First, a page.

Somebody’s Miracle


I’m going to see Liz Phair this weekend. I’m really excited. It’s my favorite DC venue: the 9:30 club. It’s small, very intimate.

The last time I saw Liz Phair was in 1999. She played at the University of Minnesota, where I was about to graduate. The student activities committee brought her in–the “Major Events” group was in charge, but I had a sort of tertiary awareness of it as I was the co-chair of “Bijou Films” that year, running a couple of small film series on campus. My colleague on the committee picked her up from the airport and drove her to the show. I was very jealous.

It was her tour for whitechocolatespaceegg, an album I loved. I still love it: “Big Tall Man,” “What Makes You Happy,” “Johnny Feelgood,” “Shitload of Money,” and of course “Ride.”

Torry went to that concert with me. In a move very characteristic of him, he threw a note to her onstage that some stagehand whipped away before it even touched the ground. We stood at the front of that show together. It was so long ago maybe I was a different person. Liz Phair is short. We were almost the same height, even with her standing on the stage. Granted, it was a little stage in a little hall in the student union. It was the same place I took ballroom dancing lessons with my friend Katie. It was next to the building where I was an RA. It was above the bowling alley where I had–yes–bowling class.

Torry has been dead for five years. I bought a t-shirt that night. It was red. It said, whitechocolatespaceegg on it. A few months later, when I am living with Torry in Minneapolis, my father will take a picture of me in my bedroom wearing that shirt. I’m standing there awkwardly, giving the tour of this apartment. I look awkward and uncomfortable. The t-shirt is too big for me. I didn’t realize that until years later. I didn’t have the kind of self-awareness then that I have now. But I suppose we all look back at our photographs and realize how much we didn’t know at that particular moment in time.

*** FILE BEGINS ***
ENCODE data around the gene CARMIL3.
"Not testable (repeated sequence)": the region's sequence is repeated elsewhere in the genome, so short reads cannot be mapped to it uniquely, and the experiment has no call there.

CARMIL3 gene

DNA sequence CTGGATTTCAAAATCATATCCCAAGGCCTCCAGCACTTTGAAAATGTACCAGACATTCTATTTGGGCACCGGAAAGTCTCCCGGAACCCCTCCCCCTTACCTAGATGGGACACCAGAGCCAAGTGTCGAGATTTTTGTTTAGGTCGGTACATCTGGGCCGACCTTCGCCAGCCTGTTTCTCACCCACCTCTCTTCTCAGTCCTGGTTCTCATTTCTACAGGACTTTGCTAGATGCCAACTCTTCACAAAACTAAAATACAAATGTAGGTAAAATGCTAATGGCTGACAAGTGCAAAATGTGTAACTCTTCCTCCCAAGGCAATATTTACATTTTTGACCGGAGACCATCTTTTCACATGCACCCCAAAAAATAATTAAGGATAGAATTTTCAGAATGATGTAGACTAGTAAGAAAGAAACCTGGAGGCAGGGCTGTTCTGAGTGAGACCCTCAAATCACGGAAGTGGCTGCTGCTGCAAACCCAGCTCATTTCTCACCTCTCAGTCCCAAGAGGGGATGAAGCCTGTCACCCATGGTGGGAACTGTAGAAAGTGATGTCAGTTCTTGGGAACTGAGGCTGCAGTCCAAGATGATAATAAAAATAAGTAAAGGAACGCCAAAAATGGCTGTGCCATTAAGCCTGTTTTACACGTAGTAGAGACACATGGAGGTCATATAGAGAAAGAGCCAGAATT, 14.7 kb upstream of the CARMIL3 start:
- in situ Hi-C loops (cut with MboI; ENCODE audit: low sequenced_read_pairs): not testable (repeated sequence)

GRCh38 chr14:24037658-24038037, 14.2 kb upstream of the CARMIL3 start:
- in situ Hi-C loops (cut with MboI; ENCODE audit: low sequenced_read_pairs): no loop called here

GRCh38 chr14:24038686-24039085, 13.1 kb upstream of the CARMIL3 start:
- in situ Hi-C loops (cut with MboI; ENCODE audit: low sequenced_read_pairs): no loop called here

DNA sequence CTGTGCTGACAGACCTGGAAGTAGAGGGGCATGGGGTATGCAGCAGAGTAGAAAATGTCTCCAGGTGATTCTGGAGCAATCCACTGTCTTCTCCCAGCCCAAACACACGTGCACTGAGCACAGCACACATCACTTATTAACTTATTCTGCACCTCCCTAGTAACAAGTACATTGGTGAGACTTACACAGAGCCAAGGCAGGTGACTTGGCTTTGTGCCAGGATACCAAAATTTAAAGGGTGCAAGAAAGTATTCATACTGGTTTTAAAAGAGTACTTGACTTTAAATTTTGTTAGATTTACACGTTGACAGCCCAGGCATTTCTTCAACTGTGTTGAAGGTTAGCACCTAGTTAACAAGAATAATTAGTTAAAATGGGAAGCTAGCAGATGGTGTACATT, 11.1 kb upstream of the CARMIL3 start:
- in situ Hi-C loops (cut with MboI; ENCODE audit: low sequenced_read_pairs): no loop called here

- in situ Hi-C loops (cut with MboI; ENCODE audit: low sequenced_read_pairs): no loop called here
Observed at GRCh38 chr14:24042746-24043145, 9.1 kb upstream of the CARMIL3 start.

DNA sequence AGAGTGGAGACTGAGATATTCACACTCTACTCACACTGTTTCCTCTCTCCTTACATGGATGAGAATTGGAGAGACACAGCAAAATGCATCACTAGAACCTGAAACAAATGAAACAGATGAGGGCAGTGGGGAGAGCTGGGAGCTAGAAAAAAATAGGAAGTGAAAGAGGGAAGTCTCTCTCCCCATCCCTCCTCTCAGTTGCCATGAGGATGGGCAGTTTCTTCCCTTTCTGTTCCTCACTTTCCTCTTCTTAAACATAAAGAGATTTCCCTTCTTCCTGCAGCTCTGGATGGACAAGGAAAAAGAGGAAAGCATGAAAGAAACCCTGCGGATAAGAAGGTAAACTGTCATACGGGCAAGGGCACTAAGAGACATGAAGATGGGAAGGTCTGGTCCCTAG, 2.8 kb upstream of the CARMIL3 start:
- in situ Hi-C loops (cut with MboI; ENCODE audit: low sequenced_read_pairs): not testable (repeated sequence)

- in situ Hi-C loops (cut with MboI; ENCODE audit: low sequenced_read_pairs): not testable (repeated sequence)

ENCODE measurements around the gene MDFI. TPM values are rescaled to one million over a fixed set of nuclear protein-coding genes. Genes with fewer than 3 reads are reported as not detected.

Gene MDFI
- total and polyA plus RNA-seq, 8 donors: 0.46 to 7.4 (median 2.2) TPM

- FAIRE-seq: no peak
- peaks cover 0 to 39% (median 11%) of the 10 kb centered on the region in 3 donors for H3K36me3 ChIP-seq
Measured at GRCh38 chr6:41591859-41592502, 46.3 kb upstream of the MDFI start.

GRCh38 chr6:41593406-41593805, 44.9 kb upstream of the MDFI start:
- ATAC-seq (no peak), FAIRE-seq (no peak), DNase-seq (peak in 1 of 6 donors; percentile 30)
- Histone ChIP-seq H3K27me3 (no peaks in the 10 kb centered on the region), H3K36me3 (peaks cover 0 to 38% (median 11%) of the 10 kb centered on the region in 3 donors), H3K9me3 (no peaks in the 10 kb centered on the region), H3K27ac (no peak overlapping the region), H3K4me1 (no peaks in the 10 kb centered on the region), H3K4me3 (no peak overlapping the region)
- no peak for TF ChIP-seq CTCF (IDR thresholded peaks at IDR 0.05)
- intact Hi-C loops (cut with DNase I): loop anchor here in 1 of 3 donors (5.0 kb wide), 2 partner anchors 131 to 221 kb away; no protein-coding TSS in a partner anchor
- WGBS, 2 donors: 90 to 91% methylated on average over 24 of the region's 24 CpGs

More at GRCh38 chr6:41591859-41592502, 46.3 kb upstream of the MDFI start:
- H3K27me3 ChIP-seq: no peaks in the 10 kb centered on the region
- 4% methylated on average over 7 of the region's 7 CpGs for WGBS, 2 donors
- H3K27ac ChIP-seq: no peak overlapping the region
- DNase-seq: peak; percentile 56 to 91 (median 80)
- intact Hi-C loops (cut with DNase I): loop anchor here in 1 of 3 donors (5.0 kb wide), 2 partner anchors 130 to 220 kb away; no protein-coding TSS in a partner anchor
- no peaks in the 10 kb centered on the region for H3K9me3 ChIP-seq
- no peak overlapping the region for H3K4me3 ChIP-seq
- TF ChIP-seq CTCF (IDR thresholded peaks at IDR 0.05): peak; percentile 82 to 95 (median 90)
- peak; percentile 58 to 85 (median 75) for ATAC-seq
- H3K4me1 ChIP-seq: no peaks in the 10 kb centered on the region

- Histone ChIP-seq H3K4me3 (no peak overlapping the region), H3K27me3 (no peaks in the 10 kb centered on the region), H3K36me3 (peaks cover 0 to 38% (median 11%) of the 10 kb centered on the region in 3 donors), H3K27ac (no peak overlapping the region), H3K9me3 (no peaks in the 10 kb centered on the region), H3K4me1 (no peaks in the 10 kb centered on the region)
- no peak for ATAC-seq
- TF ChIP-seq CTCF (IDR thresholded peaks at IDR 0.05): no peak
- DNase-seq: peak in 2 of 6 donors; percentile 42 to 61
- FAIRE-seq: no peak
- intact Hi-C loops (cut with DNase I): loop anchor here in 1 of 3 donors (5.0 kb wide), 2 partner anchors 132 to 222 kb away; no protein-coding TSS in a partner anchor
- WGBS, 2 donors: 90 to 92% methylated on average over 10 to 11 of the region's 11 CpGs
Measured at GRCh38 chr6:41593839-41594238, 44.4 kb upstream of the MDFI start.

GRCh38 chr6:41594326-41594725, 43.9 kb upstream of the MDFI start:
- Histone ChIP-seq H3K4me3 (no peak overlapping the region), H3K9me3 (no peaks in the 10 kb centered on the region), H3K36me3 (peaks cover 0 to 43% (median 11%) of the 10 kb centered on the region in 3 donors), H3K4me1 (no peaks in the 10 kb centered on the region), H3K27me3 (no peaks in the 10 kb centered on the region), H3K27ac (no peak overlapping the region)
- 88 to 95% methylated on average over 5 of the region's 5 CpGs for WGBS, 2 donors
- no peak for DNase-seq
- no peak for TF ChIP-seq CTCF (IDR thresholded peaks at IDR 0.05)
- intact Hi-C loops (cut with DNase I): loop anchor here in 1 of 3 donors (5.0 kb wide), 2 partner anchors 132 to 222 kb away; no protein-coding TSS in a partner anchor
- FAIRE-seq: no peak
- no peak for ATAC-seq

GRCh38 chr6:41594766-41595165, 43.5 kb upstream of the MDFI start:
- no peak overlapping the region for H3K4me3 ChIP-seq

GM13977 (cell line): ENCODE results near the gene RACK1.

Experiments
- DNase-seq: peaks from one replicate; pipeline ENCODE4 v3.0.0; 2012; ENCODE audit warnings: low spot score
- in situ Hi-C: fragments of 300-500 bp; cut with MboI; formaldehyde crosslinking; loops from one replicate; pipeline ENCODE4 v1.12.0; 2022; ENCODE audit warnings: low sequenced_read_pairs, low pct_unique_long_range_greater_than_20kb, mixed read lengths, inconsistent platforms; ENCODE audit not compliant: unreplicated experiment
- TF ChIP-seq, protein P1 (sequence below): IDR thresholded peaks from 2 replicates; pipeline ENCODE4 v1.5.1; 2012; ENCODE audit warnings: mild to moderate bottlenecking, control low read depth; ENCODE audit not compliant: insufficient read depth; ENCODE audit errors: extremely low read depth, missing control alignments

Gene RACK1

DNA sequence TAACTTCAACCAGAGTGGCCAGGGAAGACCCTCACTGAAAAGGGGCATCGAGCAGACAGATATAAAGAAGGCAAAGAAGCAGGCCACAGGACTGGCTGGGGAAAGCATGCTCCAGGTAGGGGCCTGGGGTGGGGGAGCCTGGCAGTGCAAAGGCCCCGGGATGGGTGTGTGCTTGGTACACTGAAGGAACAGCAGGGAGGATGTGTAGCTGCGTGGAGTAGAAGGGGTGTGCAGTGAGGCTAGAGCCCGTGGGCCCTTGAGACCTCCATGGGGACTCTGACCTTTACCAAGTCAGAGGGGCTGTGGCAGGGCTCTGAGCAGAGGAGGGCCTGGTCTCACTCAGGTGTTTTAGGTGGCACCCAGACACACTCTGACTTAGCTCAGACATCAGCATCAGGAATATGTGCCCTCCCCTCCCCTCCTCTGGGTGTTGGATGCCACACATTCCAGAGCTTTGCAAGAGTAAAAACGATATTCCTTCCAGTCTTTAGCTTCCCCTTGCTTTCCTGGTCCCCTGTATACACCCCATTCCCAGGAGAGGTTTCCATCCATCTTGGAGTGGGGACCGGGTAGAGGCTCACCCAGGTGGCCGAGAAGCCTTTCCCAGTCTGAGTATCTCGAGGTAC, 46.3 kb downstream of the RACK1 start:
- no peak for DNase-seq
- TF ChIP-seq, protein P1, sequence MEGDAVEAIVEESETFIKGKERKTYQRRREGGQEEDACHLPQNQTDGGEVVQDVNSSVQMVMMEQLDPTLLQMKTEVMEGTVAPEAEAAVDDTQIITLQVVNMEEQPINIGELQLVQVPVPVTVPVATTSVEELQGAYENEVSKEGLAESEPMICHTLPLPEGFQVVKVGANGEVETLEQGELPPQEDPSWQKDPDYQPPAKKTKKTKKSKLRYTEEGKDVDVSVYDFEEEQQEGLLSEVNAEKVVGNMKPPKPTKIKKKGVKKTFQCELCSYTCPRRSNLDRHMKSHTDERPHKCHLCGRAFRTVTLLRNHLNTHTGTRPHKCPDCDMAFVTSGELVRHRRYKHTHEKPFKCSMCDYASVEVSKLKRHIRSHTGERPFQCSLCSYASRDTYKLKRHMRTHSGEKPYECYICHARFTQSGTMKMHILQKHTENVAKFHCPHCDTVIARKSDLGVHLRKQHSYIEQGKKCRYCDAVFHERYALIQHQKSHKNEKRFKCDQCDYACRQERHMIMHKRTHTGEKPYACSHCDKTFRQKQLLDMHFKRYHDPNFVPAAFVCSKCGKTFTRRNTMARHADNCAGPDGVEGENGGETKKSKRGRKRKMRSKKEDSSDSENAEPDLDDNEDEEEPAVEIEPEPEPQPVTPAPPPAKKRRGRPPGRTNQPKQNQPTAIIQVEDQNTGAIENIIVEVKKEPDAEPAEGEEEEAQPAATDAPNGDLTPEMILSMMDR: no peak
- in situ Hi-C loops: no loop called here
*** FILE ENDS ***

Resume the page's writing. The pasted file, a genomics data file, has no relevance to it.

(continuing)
When I stop and think about it, I have more memories than I can sort through all tied to that one square mile of Minneapolis. John Berryman jumped off a bridge near where I lived. You could see it from the dining room of our dorm. You could see it from the lounge where the hall council had a coffeeshop once a month and where, as part of my job, I hosted a reading for people who lived in the building.

I don’t always know how to do this, how to live in a world that keeps filling up with ghosts.

Documentary of Embarrassment

My dad recently sent in all our old VHS and film home movies to a company that digitized them for use on DVD and the web. I had to walk him through how to create the DVDs last night, since he (nor I) have any patience for how-to videos and such (they move too slowly!). I went in and started tinkering.

The first set of clips I found were from a video “tour” of my hometown my best friend from high school and I made once, I think during one of my trips home from my first year of college.

It was mortifying. I watched about 30 seconds of it before I died of embarrassment and had to shut it off.

I told my father later, “I think it’s some sort of crime of nature that memories of my 18-year-old self won’t be allowed to fade into a mellow kind of comfort because all of the worst ones have been captured on video.”